Developmental Screening and Monitoring

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Developmental Monitoring and Screening

Your child’s growth and development are kept track of through a partnership between you and your health professional. At each well-child visit the doctor looks for developmental delays or problems and talks with you about any concerns you might have. This is called developmental monitoring (or surveillance). Any problems noticed during developmental monitoring should be followed-up with developmental screening.

Children with special health care needs should have developmental monitoring and screening just like those without special needs. Monitoring healthy development means paying attention not only to symptoms related to the child’s condition, but also to the child’s physical, mental, social, and emotional well-being.

Well-child visits allow doctors and nurses to have regular contact with children to keep track of―or monitor― your child’s health and development through periodic developmental screening. Developmental screening is a short test to tell if a child is learning basic skills when he or she should, or if there are delays. Developmental screening can also be done by other professionals in health care, community, or school settings.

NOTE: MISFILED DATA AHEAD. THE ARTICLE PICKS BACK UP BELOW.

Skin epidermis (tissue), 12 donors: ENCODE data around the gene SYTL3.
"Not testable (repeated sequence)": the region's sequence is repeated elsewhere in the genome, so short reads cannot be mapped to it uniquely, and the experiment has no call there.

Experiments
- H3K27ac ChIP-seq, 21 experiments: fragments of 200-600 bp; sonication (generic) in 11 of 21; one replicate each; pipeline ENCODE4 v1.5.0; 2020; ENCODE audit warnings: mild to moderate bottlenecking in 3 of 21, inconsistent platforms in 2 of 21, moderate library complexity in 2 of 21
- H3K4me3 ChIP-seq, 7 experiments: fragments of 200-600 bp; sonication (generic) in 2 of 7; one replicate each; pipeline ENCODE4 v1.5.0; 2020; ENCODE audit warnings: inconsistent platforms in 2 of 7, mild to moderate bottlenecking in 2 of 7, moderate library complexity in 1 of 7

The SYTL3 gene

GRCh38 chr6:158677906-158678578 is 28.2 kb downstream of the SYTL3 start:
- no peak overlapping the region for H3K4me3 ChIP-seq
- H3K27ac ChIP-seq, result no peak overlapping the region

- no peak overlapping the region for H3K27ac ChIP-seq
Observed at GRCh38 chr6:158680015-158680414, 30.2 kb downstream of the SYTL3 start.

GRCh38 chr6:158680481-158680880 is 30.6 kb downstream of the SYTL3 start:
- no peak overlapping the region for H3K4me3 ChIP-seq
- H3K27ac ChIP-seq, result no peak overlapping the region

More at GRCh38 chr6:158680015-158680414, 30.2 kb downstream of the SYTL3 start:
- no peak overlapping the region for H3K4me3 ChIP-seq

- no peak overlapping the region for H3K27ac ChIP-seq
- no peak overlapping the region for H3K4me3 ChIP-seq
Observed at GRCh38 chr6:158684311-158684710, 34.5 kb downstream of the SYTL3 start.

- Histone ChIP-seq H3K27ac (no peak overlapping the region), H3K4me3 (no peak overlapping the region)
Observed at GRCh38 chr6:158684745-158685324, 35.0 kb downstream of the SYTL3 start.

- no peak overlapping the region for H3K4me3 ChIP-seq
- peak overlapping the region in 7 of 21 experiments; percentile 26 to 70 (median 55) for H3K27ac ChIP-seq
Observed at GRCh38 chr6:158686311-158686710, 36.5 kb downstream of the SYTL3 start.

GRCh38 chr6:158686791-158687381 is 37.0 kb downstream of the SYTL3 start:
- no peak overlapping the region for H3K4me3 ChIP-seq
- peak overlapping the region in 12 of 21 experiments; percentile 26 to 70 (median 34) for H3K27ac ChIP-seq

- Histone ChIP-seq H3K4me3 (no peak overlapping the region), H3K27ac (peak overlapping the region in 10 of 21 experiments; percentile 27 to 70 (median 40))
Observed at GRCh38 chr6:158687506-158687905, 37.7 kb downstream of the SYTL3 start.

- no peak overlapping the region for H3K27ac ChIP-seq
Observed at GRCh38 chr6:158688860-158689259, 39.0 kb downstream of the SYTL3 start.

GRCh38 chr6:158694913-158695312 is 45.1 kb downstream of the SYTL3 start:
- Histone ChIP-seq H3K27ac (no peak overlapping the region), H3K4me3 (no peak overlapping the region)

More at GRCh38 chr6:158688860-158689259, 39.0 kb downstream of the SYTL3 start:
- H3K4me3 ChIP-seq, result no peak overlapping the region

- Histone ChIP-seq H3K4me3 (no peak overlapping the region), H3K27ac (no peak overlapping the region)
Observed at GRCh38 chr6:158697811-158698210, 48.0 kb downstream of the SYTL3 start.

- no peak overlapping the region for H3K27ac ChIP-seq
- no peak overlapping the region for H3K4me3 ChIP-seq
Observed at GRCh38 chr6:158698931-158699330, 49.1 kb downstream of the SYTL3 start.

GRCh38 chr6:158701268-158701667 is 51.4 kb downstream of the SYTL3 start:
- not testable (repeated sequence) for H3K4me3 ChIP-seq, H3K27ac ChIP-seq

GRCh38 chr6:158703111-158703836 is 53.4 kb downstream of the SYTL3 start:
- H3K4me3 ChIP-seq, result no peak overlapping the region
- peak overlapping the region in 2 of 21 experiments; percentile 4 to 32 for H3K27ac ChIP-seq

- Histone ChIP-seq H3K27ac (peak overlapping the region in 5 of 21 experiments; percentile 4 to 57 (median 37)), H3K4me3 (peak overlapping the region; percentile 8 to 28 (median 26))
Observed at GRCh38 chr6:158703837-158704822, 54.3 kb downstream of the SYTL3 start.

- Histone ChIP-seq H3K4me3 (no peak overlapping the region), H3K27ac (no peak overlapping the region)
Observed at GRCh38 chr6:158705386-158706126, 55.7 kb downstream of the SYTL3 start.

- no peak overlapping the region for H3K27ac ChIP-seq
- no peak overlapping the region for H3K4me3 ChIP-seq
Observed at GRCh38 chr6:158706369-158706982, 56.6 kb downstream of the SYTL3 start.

The doctor might ask you some questions or talk and play with the child during an examination to see how he or she plays, learns, speaks, behaves, and moves. A delay in any of these areas may need additional monitoring or follow up with a specialist.   The American Academy of Pediatrics recommends that all children be screened for developmental delays and disabilities during regular well-child doctor visits at:

  • 9 months
  • 18 months
  • 24 or 30 months

If your child’s doctor does not routinely check your child with this type of developmental screening test, you can ask that it be done.

Early Intervention Services

Research shows that early intervention treatment services can greatly improve a child’s development. Early intervention services help children from birth through 3 years of age (36 months) learn important skills. Services include therapy to help the child talk, walk, and interact with others.

The Individuals with Disabilities Education Act (IDEA) says that children younger than 3 years of age (36 months) who are at risk of having developmental delays, might be eligible for early intervention treatment services even if the child has not received a formal diagnosis. These services are provided through an early intervention system in each state.

In addition, treatment for particular symptoms, such as speech therapy for language delays, often does not require a formal diagnosis. Although early intervention is extremely important, intervention at any age can be helpful.

 

References

  1. Boulet SL, Boyle CA, Schieve LA, Health Care Use and Health and Functional Impact of Developmental Disabilities Among US Children, 1997-2005. Arch Pediatr Adolesc Med.2009;163(1):19-26
  2. U.S. Department of Education, Office of Special Education Programs [Internet], Data Analysis System (DANS), Part C Child Count, 1997–2006, retrieved December 7, 2007 from http://www.ideadata.org/PartCChildCount.asp